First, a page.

How can communicators best work with ‘finfluencers’?

Gen Z has decisively turned toward social media for financial advice. What are the promises and pitfalls of meeting them there?

Our eye was recently caught by recent reports that influencers on social media platforms like TikTok are now the second most popular source of financial advice for Gen Z. A whopping 36% of British under-25s now report they get their guidance on saving, investments and more from financial influencers or ‘finfluencers’, who come second in popularity only to their close family members.

They grew up alongside emerging tech giants like Facebook, YouTube, and the iPhone, all of which launched in the mid-2000s. That’s why it’s natural that Gen Z is almost five times more likely to seek financial advice on social media than adults aged 41 and over .

Good communications means going where the people are (even financial giants tiptoe into TikTok ) – so what considerations do we need to take into account as we incorporate this increasingly popular new channel into our strategies?

First, the bad stuff. Social media and the finfluencers on it are totally unregulated, which usually isn’t a big deal for a fashion brand – but it gets more serious when we factor in that the products being sold can entail significant and potentially life-changing risks. Cryptocurrency booms come and go, but one constant has been social media being abused by some of crypto’s malicious actors, who can be happy to take advantage of a large, generally young audience who may not have the technical knowledge – or healthy scepticism – to spot a dodgy prospect when they see one. Even non-crypto content can often not be clearly labelled as an ad, and there are no standards on social media for ensuring the complexity of a product matches the sophistication of the audience. And, of course, there are always good old-fashioned scams out there, as there sadly always will be.

So, with the (admittedly pretty heavy) caveats, how can communicators work well with finfluencers?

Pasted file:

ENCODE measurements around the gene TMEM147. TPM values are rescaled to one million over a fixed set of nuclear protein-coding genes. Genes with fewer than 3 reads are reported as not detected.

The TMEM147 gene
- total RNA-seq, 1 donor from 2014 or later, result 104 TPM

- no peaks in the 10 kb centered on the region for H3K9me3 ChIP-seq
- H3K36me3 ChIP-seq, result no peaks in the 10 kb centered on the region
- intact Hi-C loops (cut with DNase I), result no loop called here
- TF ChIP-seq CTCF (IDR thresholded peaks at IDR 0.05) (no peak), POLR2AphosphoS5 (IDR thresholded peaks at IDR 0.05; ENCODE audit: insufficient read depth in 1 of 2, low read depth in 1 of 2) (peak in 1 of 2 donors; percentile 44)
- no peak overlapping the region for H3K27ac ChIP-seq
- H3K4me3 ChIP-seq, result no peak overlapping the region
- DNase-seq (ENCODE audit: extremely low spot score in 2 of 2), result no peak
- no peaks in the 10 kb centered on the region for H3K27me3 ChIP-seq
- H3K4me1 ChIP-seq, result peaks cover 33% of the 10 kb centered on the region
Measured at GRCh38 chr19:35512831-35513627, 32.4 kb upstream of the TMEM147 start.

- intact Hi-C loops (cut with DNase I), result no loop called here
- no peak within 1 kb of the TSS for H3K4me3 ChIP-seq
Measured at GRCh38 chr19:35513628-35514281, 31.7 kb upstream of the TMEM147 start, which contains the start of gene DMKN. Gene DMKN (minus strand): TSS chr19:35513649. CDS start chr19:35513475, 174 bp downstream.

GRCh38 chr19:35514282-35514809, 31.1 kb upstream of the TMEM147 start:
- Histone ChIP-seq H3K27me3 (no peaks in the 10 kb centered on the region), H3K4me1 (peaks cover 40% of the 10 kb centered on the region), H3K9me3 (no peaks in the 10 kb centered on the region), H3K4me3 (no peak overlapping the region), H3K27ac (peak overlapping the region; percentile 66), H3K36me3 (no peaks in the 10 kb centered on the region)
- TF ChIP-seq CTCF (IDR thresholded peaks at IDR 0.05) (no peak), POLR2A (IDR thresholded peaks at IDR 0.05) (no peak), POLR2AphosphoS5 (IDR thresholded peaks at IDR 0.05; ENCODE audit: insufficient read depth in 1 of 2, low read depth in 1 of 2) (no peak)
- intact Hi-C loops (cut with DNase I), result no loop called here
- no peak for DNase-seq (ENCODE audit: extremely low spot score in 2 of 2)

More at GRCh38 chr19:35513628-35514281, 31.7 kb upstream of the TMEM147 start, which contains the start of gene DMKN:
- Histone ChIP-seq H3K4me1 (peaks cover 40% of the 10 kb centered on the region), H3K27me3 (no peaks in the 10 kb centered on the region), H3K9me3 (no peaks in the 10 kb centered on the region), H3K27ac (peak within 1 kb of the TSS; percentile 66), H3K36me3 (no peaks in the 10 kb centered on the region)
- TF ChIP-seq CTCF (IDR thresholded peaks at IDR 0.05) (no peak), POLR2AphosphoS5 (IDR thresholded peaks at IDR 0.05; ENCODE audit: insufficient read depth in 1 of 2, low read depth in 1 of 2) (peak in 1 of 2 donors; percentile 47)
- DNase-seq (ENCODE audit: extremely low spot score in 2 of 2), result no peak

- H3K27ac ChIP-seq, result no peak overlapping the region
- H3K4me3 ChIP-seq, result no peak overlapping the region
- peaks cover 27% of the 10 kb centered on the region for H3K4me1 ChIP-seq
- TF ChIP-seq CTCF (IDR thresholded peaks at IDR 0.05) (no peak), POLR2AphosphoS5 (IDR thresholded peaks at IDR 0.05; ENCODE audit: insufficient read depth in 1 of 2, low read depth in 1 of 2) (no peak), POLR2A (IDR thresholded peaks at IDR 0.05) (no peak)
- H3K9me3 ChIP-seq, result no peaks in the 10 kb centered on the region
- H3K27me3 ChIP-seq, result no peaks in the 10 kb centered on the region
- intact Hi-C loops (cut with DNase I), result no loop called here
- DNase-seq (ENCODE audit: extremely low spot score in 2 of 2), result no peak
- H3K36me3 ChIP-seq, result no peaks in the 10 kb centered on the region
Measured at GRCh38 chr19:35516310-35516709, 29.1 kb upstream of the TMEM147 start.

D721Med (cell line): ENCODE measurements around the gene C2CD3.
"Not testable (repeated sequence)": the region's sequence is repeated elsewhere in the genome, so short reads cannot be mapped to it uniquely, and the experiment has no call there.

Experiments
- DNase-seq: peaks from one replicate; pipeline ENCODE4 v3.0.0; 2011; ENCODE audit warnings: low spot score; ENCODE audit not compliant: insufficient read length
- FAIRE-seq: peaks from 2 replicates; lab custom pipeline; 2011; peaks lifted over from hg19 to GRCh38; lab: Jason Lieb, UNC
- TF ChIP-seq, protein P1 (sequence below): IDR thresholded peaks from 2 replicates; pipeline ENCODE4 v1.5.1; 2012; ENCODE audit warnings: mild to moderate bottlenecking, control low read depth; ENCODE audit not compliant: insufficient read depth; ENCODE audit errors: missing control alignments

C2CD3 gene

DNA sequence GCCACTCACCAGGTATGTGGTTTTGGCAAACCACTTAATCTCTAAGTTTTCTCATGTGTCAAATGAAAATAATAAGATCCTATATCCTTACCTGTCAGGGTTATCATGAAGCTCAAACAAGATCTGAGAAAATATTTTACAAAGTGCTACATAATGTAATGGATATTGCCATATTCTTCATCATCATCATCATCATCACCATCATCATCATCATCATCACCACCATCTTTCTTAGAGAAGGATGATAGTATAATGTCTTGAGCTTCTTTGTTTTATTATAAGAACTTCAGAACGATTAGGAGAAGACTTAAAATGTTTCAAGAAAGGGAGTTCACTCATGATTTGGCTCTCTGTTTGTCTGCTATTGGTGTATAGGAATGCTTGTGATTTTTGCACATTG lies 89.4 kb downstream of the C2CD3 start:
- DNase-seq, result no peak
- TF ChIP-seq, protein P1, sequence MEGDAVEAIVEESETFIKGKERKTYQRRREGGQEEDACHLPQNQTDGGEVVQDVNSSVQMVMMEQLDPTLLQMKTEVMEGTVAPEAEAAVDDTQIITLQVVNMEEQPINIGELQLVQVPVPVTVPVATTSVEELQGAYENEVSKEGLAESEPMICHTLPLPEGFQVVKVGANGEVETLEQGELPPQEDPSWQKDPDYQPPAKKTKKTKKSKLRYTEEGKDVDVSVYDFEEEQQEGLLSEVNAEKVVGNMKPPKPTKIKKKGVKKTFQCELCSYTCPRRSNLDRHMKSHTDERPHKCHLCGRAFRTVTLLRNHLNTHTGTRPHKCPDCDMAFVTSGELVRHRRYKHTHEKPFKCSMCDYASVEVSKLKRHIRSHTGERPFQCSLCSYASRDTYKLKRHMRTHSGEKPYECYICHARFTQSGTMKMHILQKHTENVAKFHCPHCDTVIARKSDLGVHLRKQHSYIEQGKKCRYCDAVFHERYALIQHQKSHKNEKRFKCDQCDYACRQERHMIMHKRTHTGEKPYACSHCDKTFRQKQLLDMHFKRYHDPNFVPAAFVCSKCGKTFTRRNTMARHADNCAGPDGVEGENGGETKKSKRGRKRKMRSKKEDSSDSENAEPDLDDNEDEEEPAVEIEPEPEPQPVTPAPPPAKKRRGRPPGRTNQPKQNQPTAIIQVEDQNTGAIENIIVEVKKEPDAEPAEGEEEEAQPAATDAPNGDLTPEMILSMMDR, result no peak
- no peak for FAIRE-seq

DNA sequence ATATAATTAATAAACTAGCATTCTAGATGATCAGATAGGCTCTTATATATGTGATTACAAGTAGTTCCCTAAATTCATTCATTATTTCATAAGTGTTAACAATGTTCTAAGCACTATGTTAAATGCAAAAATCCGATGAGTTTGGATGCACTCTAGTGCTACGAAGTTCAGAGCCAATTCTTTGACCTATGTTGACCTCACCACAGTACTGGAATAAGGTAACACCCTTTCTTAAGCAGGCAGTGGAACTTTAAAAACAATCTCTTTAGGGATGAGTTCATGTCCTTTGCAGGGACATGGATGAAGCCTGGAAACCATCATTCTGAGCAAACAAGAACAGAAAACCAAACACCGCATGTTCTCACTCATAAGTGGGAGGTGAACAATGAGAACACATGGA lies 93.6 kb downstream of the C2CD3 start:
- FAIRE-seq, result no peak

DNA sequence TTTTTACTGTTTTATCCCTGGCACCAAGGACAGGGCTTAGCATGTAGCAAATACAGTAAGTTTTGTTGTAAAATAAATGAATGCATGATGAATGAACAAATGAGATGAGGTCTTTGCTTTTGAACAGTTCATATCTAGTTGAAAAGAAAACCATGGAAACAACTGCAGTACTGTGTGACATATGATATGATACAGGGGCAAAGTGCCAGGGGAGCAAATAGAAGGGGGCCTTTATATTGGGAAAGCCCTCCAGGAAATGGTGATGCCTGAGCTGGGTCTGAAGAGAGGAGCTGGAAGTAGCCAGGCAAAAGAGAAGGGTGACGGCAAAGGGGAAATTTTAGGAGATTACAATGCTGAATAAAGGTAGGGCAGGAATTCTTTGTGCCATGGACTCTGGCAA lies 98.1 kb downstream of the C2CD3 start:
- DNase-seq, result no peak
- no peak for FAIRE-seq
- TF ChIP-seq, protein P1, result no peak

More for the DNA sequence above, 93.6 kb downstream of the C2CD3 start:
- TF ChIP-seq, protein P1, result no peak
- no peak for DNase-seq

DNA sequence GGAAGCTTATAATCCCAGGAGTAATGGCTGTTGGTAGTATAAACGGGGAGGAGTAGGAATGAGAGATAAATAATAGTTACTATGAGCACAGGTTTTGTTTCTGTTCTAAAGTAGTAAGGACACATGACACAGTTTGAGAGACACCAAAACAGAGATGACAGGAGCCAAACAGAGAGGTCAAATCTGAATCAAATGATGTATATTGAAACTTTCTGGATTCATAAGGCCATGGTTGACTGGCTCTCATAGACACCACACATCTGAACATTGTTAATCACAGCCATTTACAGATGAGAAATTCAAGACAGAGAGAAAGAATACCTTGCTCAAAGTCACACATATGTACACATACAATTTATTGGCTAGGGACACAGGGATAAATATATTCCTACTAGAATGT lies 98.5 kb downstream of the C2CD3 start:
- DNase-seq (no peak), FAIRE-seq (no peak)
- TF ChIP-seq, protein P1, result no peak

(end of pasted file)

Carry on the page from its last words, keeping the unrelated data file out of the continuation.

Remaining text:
The key consideration here is that it will be a partnership, in a model that combines some elements of working with a spokesperson, and some of working with an editorial title all of its own. Here’s what we suggest:

1. Identify relevant partners

Exactly like working with a spokesperson, you need to choose the right one. You should conduct thorough research to identify finfluencers whose values and (audience) align with what you’re promoting. Quality can also vary wildly, and it’s not a field short of bullshitters, so examine their content carefully, look for strong engagement rates, real expertise, and a track record of producing high-quality material.

2. Build authentic relationships

One of the virtues of influencers in any field is that, instead of seeing the process as purely transactional, they’ll generally be looking for a sincere and authentic relationship. You’re not just wheeling and dealing for coverage, they’ll want a relationship that reflects well on their own personal brands, offers value beyond the tangible, and offers mutual benefits. Anyone who has worked with influencers will tell you that some can be… idiosyncratic.

3. Set clear objectives and expectations

Part of this idiosyncrasy is that you may not be working with an operation as slickly professional as you’re used to. You should clearly define the objectives of the collaboration and communicate your expectations with the influencers, contractually if need be.

4. Provide creative freedom

Remember you’re slotting into a relationship the finfluencer has built with their audience. This has grown based on the style and formats of content they have already developed. You should take care to not micromanage the content creation process: they know their audience best, and they know what content will get results.

A lot of this is common sense – so what are the benefits of making this relationship work?

The reach of finfluencers is enormous – at the time of writing, the hashtag #fintok has been viewed more than four billion times on TikTok. The right post at the right time with the right content and message can pay off handsomely. The credibility and trust they enjoy among their audience is enormous, and it can offer enormous rewards given the authority and authenticity of the messages they can deliver. And it’s not insignificant that they can take over all the content creation and distribution work, and the good ones can do it well, and in styles that will resonate with a young audience far more than older creatives trying their best to seem cool.

Those are the pros – what about the cons?

Beyond the far-from-zero risk of choosing the wrong finfluencer wrapped up in the caveats we mentioned above – the dangers of which should be clear – there is also an inherent sacrifice of control in messaging. This is the price you pay for borrowing their authenticity – a degree of simply not knowing exactly how your client will be presented. Finally, there can be challenges in measuring ROI, and no matter how much they don’t want a transactional relationship, the biggest finfluencers won’t come cheap.

So, that’s our whistle stop tour of the concepts and considerations you need to think about before working with financial influencers. One thing is certain: the cohort that favours them now is unlikely to suddenly lose interest when they hit 25, or 35, or 45. Like it or not, it’s hard not to see a world where the finfluencer isn’t here to stay.

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